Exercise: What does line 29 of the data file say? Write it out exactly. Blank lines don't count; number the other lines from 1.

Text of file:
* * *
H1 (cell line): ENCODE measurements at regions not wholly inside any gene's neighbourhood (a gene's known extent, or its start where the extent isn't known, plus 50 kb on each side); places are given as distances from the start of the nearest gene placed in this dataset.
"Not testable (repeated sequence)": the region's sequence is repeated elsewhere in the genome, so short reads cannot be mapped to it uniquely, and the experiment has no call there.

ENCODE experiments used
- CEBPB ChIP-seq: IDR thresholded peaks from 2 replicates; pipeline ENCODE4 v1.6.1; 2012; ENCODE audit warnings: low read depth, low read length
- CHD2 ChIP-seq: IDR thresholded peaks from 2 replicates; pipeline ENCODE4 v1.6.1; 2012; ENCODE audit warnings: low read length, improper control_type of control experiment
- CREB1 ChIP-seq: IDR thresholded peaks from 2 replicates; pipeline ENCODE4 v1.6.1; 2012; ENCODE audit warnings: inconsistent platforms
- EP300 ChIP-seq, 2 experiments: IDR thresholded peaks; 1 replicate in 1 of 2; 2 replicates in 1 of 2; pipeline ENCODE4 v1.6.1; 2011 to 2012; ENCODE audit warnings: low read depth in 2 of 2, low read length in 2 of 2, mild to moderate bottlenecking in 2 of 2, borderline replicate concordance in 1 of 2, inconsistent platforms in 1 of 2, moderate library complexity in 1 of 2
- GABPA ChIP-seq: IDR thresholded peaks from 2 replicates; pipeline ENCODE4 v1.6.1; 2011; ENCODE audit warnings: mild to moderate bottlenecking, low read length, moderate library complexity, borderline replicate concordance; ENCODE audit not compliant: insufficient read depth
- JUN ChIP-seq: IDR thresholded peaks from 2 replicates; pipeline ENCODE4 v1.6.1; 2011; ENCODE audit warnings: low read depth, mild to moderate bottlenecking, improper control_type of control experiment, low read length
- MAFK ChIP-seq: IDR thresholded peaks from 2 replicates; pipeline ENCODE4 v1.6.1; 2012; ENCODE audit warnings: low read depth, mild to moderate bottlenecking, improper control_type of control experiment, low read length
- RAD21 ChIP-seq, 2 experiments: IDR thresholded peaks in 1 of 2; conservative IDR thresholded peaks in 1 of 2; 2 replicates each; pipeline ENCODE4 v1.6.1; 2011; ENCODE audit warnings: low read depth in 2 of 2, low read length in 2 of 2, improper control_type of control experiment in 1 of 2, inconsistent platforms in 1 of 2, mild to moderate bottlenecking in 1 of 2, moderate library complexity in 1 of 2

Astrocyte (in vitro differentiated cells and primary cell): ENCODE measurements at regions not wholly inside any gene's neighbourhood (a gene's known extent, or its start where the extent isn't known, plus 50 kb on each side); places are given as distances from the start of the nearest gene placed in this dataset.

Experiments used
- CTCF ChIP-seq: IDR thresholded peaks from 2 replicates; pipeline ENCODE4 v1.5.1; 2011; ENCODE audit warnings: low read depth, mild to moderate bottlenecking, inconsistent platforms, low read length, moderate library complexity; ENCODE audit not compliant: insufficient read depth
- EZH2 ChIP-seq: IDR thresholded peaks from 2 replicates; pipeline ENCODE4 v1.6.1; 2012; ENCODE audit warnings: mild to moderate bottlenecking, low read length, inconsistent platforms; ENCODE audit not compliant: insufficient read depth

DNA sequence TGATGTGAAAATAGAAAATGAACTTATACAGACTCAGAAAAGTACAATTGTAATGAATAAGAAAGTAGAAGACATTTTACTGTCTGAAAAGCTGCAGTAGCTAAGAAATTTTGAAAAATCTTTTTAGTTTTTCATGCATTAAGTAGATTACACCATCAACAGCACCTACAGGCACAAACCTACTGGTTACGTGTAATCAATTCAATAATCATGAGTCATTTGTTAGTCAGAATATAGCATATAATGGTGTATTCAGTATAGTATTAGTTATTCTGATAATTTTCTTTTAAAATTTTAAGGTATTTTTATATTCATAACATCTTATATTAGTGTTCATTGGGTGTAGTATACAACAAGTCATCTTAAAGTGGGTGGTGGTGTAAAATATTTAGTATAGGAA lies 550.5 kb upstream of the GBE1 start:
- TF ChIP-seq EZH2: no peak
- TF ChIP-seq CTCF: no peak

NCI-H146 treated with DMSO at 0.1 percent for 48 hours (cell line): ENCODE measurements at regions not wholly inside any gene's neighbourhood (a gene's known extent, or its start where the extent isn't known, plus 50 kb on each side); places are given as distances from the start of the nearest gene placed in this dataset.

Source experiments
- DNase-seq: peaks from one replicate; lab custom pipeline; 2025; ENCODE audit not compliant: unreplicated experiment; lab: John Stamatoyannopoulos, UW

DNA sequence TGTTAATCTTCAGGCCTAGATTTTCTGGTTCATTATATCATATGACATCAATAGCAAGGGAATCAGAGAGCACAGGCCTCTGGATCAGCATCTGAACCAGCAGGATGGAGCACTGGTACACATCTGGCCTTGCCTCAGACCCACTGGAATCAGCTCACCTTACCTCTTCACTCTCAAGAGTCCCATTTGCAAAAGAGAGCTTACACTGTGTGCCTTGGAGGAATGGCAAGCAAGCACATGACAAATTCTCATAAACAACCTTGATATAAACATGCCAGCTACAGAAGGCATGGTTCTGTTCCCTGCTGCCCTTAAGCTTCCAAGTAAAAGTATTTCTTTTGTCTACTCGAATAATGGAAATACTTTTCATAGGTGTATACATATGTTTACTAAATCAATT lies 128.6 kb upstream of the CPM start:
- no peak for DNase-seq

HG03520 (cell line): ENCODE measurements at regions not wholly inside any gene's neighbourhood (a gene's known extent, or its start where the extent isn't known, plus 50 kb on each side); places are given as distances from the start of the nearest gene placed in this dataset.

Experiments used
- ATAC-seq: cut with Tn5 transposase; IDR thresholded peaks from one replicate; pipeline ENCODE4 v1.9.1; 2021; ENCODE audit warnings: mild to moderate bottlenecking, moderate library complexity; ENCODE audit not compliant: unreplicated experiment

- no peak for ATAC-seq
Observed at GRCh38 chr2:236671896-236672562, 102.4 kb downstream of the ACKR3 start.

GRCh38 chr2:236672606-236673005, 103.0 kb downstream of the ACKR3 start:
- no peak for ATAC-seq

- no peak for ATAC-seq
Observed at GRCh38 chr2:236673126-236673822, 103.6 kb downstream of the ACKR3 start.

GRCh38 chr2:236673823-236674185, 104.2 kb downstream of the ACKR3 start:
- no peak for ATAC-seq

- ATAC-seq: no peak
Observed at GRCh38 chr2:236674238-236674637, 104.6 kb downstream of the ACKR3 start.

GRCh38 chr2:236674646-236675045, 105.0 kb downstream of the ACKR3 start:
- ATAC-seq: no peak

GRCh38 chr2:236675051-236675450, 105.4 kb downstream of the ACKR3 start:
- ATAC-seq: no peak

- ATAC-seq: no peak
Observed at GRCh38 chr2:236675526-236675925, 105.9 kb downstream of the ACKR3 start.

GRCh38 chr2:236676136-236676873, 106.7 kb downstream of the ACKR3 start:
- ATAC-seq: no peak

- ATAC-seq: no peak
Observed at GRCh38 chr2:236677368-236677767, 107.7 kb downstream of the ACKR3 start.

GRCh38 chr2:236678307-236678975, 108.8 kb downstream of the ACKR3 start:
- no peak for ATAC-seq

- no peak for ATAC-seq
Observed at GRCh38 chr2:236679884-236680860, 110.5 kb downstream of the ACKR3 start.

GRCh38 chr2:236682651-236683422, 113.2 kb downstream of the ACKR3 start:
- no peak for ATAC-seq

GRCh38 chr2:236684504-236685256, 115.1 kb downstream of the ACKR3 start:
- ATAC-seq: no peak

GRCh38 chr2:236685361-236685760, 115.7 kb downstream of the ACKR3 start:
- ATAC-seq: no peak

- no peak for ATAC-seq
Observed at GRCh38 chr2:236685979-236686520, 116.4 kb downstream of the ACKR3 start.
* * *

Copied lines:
GRCh38 chr2:236672606-236673005, 103.0 kb downstream of the ACKR3 start: